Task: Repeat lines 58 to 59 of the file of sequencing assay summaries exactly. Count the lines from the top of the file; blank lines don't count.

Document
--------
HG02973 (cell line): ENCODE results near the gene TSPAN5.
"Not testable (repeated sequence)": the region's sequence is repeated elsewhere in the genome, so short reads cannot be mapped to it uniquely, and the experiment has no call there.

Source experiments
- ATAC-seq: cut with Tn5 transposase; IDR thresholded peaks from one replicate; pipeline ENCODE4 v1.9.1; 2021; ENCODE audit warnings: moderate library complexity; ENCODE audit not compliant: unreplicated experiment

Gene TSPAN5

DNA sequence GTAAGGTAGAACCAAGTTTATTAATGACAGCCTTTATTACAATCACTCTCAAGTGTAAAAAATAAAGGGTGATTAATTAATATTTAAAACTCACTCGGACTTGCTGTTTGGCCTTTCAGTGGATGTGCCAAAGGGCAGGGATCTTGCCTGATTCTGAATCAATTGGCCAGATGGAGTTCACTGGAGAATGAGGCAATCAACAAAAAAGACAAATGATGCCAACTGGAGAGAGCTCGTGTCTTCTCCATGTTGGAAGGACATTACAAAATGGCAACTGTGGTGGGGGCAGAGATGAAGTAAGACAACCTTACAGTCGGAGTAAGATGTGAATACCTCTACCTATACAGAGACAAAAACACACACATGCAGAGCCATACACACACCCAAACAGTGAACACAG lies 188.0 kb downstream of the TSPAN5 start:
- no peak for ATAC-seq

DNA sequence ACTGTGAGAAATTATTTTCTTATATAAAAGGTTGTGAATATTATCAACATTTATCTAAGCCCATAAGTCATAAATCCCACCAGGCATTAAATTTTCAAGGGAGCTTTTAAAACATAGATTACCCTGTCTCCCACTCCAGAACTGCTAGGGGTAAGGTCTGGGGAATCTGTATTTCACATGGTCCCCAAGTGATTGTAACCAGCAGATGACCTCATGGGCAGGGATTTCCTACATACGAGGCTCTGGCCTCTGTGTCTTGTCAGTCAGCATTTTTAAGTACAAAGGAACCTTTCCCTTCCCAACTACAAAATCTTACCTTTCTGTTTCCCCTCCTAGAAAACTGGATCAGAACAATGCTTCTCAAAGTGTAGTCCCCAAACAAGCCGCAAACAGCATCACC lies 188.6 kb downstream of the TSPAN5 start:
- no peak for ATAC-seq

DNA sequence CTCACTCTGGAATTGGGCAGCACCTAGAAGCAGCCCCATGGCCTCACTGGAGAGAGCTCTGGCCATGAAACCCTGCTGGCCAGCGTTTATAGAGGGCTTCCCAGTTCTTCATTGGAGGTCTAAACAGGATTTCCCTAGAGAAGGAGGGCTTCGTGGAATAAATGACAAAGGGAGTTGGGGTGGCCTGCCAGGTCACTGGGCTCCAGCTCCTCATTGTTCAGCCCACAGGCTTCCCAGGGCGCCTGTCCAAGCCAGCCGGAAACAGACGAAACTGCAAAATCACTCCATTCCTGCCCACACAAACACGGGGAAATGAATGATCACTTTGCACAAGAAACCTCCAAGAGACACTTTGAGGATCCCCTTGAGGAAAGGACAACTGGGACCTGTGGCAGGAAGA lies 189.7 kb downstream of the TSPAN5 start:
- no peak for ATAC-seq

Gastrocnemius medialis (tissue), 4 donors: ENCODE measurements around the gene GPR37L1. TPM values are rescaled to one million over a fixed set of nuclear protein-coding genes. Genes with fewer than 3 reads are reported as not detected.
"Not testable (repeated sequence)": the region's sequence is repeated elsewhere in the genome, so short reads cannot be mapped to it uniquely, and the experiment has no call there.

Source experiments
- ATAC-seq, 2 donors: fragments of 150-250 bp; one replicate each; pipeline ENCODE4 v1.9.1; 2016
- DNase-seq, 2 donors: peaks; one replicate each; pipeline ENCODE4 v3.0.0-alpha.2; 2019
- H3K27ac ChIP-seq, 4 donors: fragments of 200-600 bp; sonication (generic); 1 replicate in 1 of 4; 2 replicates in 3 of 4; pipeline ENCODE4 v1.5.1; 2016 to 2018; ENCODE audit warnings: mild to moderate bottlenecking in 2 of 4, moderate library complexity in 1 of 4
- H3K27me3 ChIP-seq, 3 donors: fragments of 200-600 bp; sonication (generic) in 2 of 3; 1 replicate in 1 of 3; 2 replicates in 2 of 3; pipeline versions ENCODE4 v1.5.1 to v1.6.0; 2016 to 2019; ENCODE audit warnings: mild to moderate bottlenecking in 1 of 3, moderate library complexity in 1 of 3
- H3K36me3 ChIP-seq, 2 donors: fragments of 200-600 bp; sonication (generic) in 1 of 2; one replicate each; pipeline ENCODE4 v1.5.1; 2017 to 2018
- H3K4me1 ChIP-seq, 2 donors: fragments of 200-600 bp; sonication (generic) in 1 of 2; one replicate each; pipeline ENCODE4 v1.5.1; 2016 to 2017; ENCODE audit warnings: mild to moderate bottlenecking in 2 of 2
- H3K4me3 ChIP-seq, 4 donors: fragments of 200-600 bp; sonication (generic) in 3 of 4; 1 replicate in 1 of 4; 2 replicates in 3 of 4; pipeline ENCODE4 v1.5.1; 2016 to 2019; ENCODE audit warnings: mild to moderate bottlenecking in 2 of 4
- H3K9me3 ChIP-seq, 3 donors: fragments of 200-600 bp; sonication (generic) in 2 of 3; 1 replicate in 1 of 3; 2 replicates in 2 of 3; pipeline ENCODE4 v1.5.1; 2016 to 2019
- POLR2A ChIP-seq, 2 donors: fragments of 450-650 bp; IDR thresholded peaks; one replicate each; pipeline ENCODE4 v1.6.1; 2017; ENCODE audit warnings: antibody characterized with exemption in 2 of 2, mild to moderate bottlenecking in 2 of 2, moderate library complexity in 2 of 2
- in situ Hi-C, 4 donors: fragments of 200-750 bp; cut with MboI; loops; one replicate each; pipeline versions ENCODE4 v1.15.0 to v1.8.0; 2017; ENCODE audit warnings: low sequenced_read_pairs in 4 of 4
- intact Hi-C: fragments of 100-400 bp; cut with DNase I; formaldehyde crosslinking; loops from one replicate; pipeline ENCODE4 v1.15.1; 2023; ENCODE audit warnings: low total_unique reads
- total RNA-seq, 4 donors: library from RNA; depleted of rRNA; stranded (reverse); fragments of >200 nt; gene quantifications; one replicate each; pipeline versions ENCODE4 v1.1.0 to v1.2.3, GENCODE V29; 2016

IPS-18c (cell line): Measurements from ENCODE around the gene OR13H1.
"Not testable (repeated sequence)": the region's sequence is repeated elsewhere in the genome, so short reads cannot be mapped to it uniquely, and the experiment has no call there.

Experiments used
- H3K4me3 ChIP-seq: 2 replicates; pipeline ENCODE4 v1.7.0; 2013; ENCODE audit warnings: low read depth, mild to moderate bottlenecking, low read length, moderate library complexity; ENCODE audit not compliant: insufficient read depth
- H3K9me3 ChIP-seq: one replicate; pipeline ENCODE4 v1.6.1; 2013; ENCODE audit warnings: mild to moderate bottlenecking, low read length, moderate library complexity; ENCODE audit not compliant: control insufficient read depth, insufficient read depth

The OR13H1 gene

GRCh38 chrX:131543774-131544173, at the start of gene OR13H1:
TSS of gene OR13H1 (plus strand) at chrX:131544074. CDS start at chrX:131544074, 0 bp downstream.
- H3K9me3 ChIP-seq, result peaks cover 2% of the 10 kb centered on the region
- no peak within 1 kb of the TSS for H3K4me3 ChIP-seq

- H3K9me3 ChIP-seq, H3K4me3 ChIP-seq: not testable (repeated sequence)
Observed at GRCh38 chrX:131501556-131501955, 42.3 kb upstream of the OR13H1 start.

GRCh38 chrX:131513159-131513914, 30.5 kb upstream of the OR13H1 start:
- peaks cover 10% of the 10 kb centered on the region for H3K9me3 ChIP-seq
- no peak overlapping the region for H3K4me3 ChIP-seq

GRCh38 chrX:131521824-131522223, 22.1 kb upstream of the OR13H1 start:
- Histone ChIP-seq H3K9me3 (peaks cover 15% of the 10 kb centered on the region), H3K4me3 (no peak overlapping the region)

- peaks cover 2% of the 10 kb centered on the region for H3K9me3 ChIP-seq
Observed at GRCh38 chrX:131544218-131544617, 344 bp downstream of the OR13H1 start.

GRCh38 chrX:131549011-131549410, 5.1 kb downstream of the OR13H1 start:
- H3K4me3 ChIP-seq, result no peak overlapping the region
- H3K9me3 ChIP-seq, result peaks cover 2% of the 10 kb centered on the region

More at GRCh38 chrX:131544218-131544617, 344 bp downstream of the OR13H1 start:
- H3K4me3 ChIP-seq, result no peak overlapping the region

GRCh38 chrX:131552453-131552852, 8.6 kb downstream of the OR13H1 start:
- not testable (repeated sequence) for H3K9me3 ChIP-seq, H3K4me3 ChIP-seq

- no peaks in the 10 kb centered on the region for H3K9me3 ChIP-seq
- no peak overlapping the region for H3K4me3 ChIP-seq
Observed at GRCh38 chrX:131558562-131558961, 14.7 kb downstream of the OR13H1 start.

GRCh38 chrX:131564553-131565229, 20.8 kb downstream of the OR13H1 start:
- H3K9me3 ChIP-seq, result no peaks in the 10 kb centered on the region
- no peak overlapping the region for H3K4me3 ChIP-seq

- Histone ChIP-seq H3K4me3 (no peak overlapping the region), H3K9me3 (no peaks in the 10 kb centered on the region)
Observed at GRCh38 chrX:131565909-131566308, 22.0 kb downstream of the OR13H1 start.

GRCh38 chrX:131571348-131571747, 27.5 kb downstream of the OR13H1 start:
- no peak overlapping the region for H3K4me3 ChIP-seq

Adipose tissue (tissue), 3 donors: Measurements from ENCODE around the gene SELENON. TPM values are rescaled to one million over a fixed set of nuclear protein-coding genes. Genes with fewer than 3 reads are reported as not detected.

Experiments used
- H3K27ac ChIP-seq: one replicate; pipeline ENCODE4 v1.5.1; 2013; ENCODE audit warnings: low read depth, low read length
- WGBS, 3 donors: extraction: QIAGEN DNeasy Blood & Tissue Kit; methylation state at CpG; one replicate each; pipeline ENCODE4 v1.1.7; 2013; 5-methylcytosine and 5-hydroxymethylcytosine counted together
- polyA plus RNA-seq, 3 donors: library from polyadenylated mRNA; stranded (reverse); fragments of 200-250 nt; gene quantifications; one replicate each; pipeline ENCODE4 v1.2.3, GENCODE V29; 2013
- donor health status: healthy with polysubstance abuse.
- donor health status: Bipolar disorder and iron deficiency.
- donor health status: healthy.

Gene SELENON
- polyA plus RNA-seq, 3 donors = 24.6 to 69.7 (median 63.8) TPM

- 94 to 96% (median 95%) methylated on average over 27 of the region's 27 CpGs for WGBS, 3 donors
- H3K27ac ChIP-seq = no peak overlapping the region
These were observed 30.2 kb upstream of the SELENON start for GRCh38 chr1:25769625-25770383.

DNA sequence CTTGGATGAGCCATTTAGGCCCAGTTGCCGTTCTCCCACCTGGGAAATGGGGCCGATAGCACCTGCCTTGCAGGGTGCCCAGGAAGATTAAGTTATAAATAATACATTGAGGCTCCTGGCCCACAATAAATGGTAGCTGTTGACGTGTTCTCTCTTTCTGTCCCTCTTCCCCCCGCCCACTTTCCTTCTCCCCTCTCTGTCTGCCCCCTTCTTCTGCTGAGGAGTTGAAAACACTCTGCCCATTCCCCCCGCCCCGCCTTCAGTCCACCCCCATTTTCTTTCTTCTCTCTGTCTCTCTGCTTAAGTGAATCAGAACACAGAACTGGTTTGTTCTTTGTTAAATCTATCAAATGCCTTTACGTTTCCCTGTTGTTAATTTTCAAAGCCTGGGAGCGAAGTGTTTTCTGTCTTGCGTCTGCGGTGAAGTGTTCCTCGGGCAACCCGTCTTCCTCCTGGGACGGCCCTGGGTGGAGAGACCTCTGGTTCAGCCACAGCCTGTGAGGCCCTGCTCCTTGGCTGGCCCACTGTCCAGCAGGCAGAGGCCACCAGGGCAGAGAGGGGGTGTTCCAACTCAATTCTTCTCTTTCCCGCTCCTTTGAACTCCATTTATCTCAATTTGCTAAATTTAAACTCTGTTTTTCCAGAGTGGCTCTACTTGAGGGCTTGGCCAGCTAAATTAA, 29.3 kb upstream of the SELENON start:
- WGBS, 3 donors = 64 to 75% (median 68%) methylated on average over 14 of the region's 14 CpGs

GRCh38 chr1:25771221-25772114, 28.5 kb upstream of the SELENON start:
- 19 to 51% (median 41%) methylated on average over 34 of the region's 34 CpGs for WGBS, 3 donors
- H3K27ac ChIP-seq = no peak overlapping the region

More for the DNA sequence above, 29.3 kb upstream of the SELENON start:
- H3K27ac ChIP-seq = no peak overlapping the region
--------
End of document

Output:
- no peak overlapping the region for H3K4me3 ChIP-seq

- Histone ChIP-seq H3K4me3 (no peak overlapping the region), H3K9me3 (no peaks in the 10 kb centered on the region)